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Shopped: 69A, Renshaw Street, L1

Ben Patey peruses all the stuff on offer at one of the city's oldest curiosity shops

Published on June 23rd 2008.


Shopped: 69A, Renshaw Street, L1

Where?
69A Intandane
75 Renshaw Street
City Centre
0151 708 8873

History
First established in 1976, 69A used to be the shop's street number until it moved into its current premises at 75 Renshaw Street. Intandane has two meanings. In Zulu it means 'orphan' and in Xhosa it can also mean 'something to be loved'.

What does it sell?
A large sea trout stared at me warily as I entered the shop. As I made my way through the incense smoke, the Incas and Conquistadors were doing battle on a chess board whilst an African mask looked on with vague interest. Through the dense forest ahead I could just about make out Shiva, the great Hindu god's flailing arms pointing to the treasures within. One arm pointed towards some vintage clothes and a Chinese 'diving dragon' saucer dish - another gave away the location of a stuffed buzzard sat high by the poetry books who looked ready to attack an old vulnerable looking rocking horse.

You see, 69A's a world within a shop. Everything appears rather dream-like until you walk outside to the sobering site of Rapid across the road. I came out feeling like I'd been in a monsoon when all I'd actually done was play with a rainstick.

Who shops there?
It's hard to put a label on your average antique shopper although when I Google imaged 'antique hunter', the following image appeared.

When I was there an elderly gentleman was eyeing up some magnificent jugs a younger lady possessed. She in turn turned her nose up at the helmet he had in his hands. Meanwhile, a student perused the wealth of vinyl, pausing briefly to check out a bird - the stuffed buzzard who was still looking rather shady.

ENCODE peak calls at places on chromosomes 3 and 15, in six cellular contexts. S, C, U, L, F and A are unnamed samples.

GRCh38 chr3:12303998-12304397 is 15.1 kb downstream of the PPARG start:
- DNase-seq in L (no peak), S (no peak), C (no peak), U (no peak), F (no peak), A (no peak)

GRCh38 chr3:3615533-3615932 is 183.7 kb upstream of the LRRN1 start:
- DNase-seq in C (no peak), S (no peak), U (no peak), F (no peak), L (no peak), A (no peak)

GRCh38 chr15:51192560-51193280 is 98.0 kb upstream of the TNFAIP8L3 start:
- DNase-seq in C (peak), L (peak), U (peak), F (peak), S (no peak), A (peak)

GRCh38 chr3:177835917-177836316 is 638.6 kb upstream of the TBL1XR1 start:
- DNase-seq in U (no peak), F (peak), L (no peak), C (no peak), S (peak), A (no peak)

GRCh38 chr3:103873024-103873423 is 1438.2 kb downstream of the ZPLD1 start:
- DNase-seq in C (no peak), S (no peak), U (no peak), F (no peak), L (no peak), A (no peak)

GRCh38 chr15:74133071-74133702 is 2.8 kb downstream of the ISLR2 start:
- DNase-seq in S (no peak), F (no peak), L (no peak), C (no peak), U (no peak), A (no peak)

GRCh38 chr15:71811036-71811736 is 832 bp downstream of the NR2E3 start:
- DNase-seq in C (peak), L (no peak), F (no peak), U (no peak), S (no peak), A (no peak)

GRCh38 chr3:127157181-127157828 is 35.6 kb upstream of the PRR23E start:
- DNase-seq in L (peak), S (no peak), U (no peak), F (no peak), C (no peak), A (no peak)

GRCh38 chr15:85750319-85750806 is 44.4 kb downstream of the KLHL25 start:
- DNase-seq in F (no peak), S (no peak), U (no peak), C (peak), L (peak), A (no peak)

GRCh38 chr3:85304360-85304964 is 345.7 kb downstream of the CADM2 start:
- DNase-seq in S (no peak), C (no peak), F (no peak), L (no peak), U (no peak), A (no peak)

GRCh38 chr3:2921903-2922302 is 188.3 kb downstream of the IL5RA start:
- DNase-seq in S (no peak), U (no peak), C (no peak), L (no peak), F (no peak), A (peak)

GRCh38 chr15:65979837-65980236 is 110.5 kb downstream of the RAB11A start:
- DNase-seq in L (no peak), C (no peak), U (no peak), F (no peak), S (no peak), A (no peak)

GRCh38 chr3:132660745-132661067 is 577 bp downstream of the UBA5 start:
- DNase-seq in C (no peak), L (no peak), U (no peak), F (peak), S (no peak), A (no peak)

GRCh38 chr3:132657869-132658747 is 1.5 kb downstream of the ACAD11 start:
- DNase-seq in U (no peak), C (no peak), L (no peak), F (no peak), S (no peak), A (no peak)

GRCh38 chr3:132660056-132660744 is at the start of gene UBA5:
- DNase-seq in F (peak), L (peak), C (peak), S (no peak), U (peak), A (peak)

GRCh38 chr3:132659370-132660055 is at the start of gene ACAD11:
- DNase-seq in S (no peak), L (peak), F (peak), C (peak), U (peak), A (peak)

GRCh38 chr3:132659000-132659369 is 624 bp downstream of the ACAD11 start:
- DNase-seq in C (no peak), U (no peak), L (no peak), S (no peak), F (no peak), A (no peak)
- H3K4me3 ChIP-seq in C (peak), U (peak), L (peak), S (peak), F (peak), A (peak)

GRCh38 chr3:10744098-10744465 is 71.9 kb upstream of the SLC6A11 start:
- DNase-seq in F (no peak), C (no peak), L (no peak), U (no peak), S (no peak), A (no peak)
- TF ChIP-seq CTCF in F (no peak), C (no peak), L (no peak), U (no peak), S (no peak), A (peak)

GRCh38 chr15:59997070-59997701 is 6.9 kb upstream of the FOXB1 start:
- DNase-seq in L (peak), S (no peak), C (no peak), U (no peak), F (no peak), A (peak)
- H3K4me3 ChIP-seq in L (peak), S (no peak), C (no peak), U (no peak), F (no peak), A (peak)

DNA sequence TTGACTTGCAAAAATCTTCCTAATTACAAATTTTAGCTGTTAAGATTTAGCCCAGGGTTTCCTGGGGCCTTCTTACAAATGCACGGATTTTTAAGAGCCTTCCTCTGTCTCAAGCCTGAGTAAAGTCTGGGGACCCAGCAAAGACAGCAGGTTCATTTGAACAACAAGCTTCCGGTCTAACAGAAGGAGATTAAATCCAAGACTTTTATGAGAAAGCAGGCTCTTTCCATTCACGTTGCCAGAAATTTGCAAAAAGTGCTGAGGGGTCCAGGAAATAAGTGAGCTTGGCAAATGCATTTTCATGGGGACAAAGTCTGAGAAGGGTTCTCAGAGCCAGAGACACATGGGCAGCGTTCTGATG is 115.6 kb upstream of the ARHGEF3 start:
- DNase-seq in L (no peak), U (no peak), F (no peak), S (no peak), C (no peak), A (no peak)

Why shop there?
There's nowhere like it in Liverpool. African, vintage clothes, records, books and antiques. 69A sells it all. In fact, any kind of curios you can think of is certain to be in here somewhere.

And it's all decent stuff.

The experience alone is worth a trip. It really is like walking into a foreign land full of the weird and wonderful.

Aside from all the great clothes, records, antiques etc, you can also buy old coins. I tried to be clever by paying for an old five pence coin with a new annoying variety. In the end I got it for free.

Future?
Dealing in the past.

Verdict?
Curios and curiouser.

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7 comments so far, continue the conversation, write a comment.

Stanley StreetJune 23rd 2008.

Ardy. The notice they had in the window when they were closing down was that they were joining the Business of ‘Thews’. A quick check on Yell.com draws a blank which must be wrong because the coffee importers in Blackburne Place is called Thew and that wasn’t brought up either!

Aaron JumpersJune 23rd 2008.

Quite right Folkie! Lots of people who watch too much American television on Channel Four have pretentiously affected the inability of Americans to pronounce 'Aaron' correctly. Of course it rhymes with 'square 'un' as in the popular community song about noses.

R.A.GarseJune 23rd 2008.

Didn't another secondhand dealer, a bloke called 'Illy' take over the old shop at 69a Renshaw Street? His shop didn't seem to have a name.Anyone remember 'Olly's' in Bold Place?

Stanley StreetJune 23rd 2008.

This shop was the original 'Quiggins', an architectural ironmongers that moved out and merged with another business. The secondhand dealers who moved in kept the name 'Quiggins' and took it with them when they moved en masse to School Lane in the 1980s. The rest is - as the old cliché goes - history.Who remembers the original trendy secondhand chop Déjà Vu on Hardman Street? Or ‘Shardean’ off the stairs to the Acorn Gallery in Newington, and the lady on Mount Pleasant in the former ‘Trésor Boutique’?

FolkieJune 23rd 2008.

Don't you mean Arran jumpers?

PoloJune 23rd 2008.

69a in the 80's was the best place for Aaron Jumpers.

ArdyJune 23rd 2008.

Does anyone know whether the original Quiggins, "Architectural Ironmongers" still exists anywhere? Now THERE was a fascinating shop.

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